How Left-Wing Thinking Leads to Ignoring, or Justifying, Anti-Semitism

Perhaps as disturbing as the resurgence of anti-Semitism on the hard left is the reluctance of leftists who aren’t anti-Semites to acknowledge it. This reluctance, argues John-Paul Pagano, stems directly from trends in left-wing thinking that have created a special blindness to the hatred of Jews.

[This] erasure of anti-Semitism . . . exposes a huge moral failure at the heart of the modern left. Under the enveloping paradigm of “intersectionality,” people are granularly defined by their various identities—except for white Jews, whose Jewishness is often overwritten by their skin color. . . .

[I]n a key sense, regular racism, [directed] against blacks and Latinos for example, is the opposite of anti-Semitism. [This sort of bigotry] comes from white people believing they are superior to people of [other races]. But the hatred of Jews stems from the belief that Jews are a cabal with supernatural, [or near-supernatural], powers. . . . Whereas the white racist regards blacks as inferior, the anti-Semite imagines that Jews have preternatural power to afflict humankind. . . . If Jews have power, then “punching up” at Jews is a form of “speaking truth to power”—a form of speech of which the left is currently enamored. In other words, it is because anti-Semitism pretends to strike at power that the left cannot see it, and is doomed to erase—and even reproduce—its tropes. . . .

Above all else, anti-Semitism is a conspiracy theory about the maleficent Jewish elite. And it’s this that makes it easy to disguise anti-Semitism as a “politics of liberation,” or at least, to embed it quietly in efforts for social justice. You can see this in the resuscitated efforts of groups like Black4Palestine and Jewish Voice for Peace to portray Israel and America as bastions of capitalist white supremacy that collude to brutalize “people of color.” . . .

When the Palestinian Authority’s President Mahmoud Abbas delivered his recent rant of over two hours to assembled Palestinian leaders, he alleged wild conspiracies, . . . [declaring] that “Israel has imported frightening amounts of drugs in order to destroy our younger generation.” In response, the [lobbying] group J Street, after rejecting “the divisive and inflammatory rhetoric used by Palestinian President Mahmoud Abbas,” complained that Donald Trump had provoked Abbas to despair [rather than acknowledging that Abbas has thought and said such things about Jews for his entire career].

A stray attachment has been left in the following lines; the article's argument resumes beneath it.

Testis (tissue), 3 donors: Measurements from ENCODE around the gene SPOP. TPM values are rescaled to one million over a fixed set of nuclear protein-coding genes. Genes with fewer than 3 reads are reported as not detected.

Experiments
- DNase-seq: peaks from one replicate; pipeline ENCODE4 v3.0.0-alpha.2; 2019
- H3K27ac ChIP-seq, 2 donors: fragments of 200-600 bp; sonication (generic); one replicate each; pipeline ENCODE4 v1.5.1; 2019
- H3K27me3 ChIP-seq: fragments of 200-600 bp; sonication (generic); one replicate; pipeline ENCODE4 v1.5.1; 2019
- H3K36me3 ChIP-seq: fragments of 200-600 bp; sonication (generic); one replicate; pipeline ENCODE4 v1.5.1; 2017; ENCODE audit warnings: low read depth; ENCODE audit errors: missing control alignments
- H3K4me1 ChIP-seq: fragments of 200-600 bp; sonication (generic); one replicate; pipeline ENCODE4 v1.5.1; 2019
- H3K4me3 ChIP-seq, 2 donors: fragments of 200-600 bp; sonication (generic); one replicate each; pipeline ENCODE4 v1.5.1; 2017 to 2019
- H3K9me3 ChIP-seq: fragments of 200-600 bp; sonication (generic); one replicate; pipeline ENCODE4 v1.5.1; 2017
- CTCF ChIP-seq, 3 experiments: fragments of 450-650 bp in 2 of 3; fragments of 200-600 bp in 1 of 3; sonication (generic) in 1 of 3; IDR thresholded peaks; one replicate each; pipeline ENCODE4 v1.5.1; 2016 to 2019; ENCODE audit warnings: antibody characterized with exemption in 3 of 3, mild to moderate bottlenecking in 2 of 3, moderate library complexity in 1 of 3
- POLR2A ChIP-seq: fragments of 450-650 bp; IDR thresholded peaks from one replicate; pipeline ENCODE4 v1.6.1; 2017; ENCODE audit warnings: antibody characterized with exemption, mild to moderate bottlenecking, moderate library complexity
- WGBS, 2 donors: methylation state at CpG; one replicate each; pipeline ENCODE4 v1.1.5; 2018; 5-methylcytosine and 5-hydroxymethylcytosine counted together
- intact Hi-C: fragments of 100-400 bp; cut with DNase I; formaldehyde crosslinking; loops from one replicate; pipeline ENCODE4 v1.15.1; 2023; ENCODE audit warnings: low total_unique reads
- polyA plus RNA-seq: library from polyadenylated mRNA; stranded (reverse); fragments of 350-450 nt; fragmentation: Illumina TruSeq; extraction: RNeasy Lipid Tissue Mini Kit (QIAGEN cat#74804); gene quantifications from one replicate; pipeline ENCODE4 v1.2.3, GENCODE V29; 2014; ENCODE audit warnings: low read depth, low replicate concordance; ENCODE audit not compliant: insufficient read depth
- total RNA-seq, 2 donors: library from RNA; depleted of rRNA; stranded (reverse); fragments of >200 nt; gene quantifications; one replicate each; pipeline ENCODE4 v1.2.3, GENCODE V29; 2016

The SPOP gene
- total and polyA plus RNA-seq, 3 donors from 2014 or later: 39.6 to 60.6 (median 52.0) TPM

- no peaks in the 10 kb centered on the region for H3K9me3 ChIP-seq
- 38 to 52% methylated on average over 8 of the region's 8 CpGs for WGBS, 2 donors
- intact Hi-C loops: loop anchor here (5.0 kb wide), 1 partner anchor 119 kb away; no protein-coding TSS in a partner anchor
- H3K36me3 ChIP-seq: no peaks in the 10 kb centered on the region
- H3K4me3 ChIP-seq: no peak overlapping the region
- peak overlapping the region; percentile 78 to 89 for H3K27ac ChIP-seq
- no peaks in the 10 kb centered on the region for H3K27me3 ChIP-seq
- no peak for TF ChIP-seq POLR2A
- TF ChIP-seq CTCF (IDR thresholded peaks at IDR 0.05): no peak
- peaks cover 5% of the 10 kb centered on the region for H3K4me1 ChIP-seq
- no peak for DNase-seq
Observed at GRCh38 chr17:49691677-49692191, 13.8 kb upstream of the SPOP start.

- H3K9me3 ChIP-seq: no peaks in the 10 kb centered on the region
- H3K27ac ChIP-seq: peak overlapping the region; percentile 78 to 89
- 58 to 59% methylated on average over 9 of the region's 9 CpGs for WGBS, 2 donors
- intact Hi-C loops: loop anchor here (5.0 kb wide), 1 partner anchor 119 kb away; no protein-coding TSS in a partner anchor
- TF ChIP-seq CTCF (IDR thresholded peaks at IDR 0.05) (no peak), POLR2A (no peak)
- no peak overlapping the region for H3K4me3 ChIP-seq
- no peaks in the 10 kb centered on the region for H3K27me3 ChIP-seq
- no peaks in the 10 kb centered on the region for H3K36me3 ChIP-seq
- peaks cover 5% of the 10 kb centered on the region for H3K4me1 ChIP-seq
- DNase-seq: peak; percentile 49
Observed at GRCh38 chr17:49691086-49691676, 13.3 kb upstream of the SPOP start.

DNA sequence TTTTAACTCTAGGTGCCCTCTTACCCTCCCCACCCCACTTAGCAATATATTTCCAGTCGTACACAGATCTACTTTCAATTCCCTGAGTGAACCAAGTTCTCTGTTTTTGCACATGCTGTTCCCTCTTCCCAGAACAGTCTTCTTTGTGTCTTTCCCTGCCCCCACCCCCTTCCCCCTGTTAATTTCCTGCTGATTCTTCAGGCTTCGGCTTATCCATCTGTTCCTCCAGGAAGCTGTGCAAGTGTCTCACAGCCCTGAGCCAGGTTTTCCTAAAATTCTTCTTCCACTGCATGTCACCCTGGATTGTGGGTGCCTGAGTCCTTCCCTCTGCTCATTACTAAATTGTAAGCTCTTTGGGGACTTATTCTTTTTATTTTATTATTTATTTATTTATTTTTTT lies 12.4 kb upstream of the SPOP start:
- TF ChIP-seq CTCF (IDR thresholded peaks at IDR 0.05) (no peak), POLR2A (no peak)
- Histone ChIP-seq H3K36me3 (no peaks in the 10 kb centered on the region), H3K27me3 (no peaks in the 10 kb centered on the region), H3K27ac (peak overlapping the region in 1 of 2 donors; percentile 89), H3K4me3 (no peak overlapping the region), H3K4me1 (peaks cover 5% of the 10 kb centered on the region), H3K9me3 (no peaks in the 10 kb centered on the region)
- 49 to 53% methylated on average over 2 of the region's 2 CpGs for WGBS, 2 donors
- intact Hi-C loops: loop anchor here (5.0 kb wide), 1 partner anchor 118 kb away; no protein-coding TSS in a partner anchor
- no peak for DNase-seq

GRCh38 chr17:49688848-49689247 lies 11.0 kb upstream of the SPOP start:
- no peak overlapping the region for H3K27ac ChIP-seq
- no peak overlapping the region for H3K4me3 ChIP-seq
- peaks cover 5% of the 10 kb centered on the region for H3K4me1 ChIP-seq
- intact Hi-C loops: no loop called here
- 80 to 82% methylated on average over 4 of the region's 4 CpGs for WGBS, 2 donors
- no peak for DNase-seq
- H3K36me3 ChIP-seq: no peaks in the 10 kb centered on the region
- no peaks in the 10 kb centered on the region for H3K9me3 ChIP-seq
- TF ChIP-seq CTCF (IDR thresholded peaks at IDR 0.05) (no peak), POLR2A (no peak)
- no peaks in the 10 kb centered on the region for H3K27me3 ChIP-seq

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More about: Anti-Semitism, J Street, Leftism, Mahmoud Abbas, Politics & Current Affairs, Racism

Yasir Arafat’s Decades-Long Alliance with Iran and Its Consequences for Both Palestinians and Iranians

Jan. 18 2019

In 2002—at the height of the second intifada—the Israeli navy intercepted the Karina A, a Lebanese vessel carrying 50 tons of Iranian arms to the Palestine Liberation Organization (PLO). But Yasir Arafat’s relationship with the Islamic Republic goes much farther back, to before its founding in 1979. The terrorist leader had forged ties with followers of Ayatollah Ruhollah Khomeini that grew especially strong in the years when Lebanon became a base of operations both for Iranian opponents of the shah and for the PLO itself. Tony Badran writes:

The relationship between the Iranian revolutionary factions and the Palestinians began in the late 1960s, in parallel with Arafat’s own rise in preeminence within the PLO. . . . [D]uring the 1970s, Lebanon became the site where the major part of the Iranian revolutionaries’ encounter with the Palestinians played out. . . .

The number of guerrillas that trained in Lebanon with the Palestinians was not particularly large. But the Iranian cadres in Lebanon learned useful skills and procured weapons and equipment, which they smuggled back into Iran. . . . The PLO established close working ties with the Khomeinist faction. . . . [W]orking [especially] closely with the PLO [was] Mohammad Montazeri, son of the senior cleric Ayatollah Hossein-Ali Montazeri and a militant who had a leading role in developing the idea of establishing the Islamic Revolutionary Guard Corps (IRGC) once the revolution was won.

The Lebanese terrorist and PLO operative Anis Naccache, who coordinated with [the] Iranian revolutionaries, . . . takes personal credit for the idea. Naccache claims that Jalaleddin Farsi, [a leading Iranian revolutionary]. approached him specifically and asked him directly to draft the plan to form the main pillar of the Khomeinist regime. The formation of the IRGC may well be the greatest single contribution that the PLO made to the Iranian revolution. . . .

Arafat’s fantasy of pulling the strings and balancing the Iranians and the Arabs in a grand anti-Israel camp of regional states never stood much of a chance. However, his wish to see Iran back the Palestinian armed struggle is now a fact, as Tehran has effectively become the principal, if not the only, sponsor of the Palestinian military option though its direct sponsorship of Islamic Jihad and its sustaining strategic and organizational ties with Hamas. By forging ties with the Khomeinists, Arafat unwittingly helped to achieve the very opposite of his dream. Iran has turned [two] Palestinian factions into its proxies, and the PLO has been relegated to the regional sidelines.

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More about: Hamas, History & Ideas, Iran, Lebanon, PLO, Yasir Arafat